I don’t know how many accidents have been reported – people wandering out into traffic, falling down open holes, stumbling off cliffs or, recently, stepping into an open canal – happening to those whose attention is diverted. By diverted I don’t necessarily mean someone walking down the street with their jaw across their knees because they’ve seen the most beautiful woman in the world, more those who allow themselves to be distracted from everything around them. It is hard to think of anything from even the distant past which has caused so many accidents, simply because a person was concentrating on completely the wrong thing.
And it is amusing, normally, for the average onlooker. We see them hit lampposts, trip over clearly visible obstacles, smack into windows and doors all the time holding firmly onto their conversation through a cell phone. I guess the closest would be holding an actual conversation with someone, at least talking to them, but then people would be able to see what is happening around the, would have some idea that there is a world in which they are moving.
Today almost a third of the population seems to be staring at a small screen, moving their fingers back and forth across a miniature keyboard and either telling the world through Twitter and Facebook how exciting or boring everything is – which they cannot see because they’re concentrating on telling everyone about it – and ignoring everything around them. The cell phone, it seems to me, is a far worse threat to actual social interaction, if not to personal health, than the Internet.
Some people are so concentrated on this virtual world, which isn’t even a world you can quantify, playing across the screen of the cell phone, they do not even register others around them, let alone the dangers of traffic, of open drains, lampposts and canals.
The latest one to hit the news wire? A woman in England who was so obsessed with the excitement of her texted conversation that, although she knew where she was, although she managed to navigate a flight of stairs without a single stumble or false step, still walked right on into a canal, and had a cold, wet wake-up call with reality.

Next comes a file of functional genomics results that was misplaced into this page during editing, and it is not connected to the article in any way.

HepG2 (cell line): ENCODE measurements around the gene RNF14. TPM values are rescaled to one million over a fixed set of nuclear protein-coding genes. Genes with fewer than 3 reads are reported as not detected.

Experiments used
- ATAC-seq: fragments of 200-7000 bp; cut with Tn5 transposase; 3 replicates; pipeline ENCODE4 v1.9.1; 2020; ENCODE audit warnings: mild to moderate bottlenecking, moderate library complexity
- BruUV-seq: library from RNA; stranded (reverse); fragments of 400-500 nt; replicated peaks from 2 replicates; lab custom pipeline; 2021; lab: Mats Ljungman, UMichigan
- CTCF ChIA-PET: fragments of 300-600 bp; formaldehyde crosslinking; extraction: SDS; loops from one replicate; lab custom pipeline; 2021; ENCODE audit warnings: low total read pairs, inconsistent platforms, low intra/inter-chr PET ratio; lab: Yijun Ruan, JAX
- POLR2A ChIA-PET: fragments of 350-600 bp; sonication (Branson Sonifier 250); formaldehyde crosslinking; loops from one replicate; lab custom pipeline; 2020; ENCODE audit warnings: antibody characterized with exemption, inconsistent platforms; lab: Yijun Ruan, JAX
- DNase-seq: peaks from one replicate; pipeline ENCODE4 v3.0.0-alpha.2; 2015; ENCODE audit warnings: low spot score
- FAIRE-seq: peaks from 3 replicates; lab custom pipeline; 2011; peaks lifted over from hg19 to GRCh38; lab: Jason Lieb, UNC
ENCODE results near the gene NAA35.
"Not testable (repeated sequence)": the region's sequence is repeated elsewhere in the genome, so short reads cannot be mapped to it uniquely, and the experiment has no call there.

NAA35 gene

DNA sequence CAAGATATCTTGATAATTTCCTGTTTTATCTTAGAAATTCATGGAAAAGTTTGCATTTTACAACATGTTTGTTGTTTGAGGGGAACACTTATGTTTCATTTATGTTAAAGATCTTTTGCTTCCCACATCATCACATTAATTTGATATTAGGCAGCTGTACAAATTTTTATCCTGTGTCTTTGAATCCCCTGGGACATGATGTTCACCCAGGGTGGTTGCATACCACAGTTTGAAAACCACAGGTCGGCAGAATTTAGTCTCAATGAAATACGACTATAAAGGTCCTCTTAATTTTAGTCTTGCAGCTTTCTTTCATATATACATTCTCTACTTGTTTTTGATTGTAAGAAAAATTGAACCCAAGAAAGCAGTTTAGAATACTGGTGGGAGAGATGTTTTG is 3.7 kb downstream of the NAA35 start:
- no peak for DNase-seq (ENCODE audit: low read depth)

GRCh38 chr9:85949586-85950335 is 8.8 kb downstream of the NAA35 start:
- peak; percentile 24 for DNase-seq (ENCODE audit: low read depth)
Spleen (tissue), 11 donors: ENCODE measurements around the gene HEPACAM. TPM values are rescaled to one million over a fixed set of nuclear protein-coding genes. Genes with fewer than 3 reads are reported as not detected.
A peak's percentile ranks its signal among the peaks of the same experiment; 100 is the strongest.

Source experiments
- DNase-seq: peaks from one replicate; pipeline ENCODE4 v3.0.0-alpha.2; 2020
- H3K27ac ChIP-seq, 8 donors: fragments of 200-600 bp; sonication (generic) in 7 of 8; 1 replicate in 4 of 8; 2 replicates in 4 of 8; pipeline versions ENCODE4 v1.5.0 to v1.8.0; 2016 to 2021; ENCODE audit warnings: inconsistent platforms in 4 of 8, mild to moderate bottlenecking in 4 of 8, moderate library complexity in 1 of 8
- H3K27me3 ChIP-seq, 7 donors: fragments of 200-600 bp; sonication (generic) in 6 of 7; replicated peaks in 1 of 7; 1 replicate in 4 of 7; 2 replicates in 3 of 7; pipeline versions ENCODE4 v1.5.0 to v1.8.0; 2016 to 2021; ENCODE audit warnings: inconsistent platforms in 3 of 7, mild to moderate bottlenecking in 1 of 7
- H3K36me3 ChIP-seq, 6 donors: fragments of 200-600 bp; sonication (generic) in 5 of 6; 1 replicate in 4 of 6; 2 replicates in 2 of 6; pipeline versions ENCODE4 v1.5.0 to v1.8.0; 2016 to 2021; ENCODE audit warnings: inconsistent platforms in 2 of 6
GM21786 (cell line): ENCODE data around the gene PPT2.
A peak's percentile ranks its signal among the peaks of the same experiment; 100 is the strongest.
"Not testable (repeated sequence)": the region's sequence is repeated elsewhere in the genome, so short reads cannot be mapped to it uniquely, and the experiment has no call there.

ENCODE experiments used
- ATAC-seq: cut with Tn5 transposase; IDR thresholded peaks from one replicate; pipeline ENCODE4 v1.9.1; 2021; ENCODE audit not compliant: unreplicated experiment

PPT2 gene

But is it something which, as the article claims, has happened to all of us? Are we all, those of us who use a texting service or even a cell phone, really so out of tune with what is going on around us that we walk into something, or someone? I certainly hope not and, judging by some of the comments on the news story, many would tend to agree. There are still a few people out there who can wait, who can stand still – without someone else running in to them – who know that there are other things more important.
But, for many, gone are the days when we accepted that, if there was no answer when we rang, the person wasn’t there. We are all accessible these days. If you have a cell phone, you must be able to answer it straight away. If you send a text message, an immediate answer is the only thing which is acceptable. A two-way problem. We don’t want to be seen as being rude or ignoring someone through not answering immediately. We don’t accept that someone else might just have a life away from the cell, no matter what time of day or night it is.
Oh, and the comment about a group of girls texting one another despite being together? I believe it, I really do.
Love & Kisses, Viki